An original, spectacular journey through the most sensational exploits of the local underworld. Thirty years of violent stories sanctioned by news and films. A gallery of faces, testimonies... See full summary »
Renato De Maria
Andrea Di Casa,
"I cento passi" (one hundred steps) was the distance between the Impastatos' house and the house of Tano Badalamenti, an important Mafia boss, in the small Sicilian town of Cinisi. The ... See full summary »
Marco Tullio Giordana
Luigi Lo Cascio,
Luigi Maria Burruano,
It is the last day of school in a run-down technical institute in the Roman suburbs: the pupils are not really diligent and the teachers give their worst both from a working and personal point of view.
Carlo's life is thrown into a tailspin when his longtime girlfriend Giulia announces she's pregnant. As Carlo faces up to his anxieties about adulthood, his buddies Paolo, Adriano and ... See full summary »
A bunch of students live in an apartment in Bologna, during the 70's. This is a 24-hour sample of their ordinary life, where, between marjuana, school, university, girls and political contrasts, spectators can get a nice and colourful picture of that time, of those people and of their ideas and problems. Crazy, halucinated, somehow "Trainspotting Italian style", this movie was taken from comic strips by Andrea Pazienza and it respects very well their atmosphere and style.Written by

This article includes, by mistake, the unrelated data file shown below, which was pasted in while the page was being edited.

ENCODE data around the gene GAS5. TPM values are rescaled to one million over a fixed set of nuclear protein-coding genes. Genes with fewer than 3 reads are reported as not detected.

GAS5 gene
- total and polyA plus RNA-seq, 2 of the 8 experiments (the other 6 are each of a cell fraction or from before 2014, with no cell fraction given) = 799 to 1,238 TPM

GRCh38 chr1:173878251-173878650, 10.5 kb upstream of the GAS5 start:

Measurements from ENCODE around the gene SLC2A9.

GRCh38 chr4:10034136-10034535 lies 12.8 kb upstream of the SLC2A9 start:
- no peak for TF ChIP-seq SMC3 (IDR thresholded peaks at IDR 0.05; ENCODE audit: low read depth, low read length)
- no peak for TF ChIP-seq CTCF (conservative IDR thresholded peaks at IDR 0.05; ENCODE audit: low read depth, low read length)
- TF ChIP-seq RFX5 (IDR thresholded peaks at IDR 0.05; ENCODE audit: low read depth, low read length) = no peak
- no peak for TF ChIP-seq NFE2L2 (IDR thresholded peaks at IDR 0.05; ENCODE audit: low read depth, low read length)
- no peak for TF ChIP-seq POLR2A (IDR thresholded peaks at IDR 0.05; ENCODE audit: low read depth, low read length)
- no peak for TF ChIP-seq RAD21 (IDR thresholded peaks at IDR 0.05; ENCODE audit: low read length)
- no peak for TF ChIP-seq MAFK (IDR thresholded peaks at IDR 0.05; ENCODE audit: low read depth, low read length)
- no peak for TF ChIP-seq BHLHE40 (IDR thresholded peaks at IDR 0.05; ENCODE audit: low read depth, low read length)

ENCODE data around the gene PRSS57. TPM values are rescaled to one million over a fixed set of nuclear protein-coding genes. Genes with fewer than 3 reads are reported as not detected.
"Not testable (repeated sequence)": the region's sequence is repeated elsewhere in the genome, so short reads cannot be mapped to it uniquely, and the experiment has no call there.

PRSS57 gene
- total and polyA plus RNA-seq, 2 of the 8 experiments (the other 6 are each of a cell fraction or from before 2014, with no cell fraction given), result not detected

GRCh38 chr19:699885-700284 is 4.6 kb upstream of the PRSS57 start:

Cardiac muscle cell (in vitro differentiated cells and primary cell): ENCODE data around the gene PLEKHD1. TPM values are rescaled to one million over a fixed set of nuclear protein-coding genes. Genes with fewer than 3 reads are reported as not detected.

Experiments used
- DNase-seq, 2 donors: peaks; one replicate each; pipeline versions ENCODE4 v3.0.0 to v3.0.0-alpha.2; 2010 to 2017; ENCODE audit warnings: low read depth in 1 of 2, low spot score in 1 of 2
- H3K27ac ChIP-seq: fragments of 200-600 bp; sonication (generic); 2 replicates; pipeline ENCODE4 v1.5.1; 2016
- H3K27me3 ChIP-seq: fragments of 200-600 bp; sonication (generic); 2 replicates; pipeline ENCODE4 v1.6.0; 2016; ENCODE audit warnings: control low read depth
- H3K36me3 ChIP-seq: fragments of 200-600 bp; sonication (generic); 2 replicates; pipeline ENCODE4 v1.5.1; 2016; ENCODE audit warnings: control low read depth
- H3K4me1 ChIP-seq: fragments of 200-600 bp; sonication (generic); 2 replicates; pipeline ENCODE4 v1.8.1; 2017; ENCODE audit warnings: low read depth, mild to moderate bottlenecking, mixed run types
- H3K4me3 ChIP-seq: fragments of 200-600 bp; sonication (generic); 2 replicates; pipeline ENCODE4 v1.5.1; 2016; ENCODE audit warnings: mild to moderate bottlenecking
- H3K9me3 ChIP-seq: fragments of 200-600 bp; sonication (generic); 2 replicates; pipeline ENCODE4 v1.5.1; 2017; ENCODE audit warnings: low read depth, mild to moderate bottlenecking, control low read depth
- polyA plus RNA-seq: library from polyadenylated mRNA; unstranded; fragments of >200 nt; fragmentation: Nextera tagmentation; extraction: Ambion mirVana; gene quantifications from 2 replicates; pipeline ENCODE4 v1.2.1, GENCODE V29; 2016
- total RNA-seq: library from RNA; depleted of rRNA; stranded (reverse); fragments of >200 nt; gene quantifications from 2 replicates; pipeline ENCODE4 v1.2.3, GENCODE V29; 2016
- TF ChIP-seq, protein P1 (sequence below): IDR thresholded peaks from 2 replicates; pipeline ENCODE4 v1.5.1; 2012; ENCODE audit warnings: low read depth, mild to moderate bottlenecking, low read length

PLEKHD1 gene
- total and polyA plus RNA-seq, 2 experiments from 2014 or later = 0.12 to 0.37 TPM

A lot of parabolic antennas for satellite television can be seen on the roofs of Bologna. However, the satellite TV broadcast in Italy began only in 1990, many years after the film is set (1977). See more »
Andrea Pazienza was an Italian comic writer, and with his art was the best reporter for the Italian riots of the '70s.
Through the late seventies Italy was shaken by youth movements, inspired to anarchism and pushed by a strong communist/neofascist struggle.
PAZ! mixes characters from the most famous stripes of Andrea, "Le straordinarie avventure di Penthotal" and "Zanardi" (if you are interested, look for "Pertini", too, a perfect satirical operation on one of the most loved Italian presidents): the actors are physically identical to the drawings, especially Zanardi and his friend Petrilli.
Their adventures follow strictly the plot of anarchy, hate, sadism, self destructive rebellion and drug-induced foolishness of the comics, and are a fresh wind in Italian film-making, usually very politically correct.
Andrea Pazienza died in 1988, 32 years old, less than a decade later from the creation of these fantastic characters, so this movie is quite a good way to get in touch with one of the king of Italian comics author.
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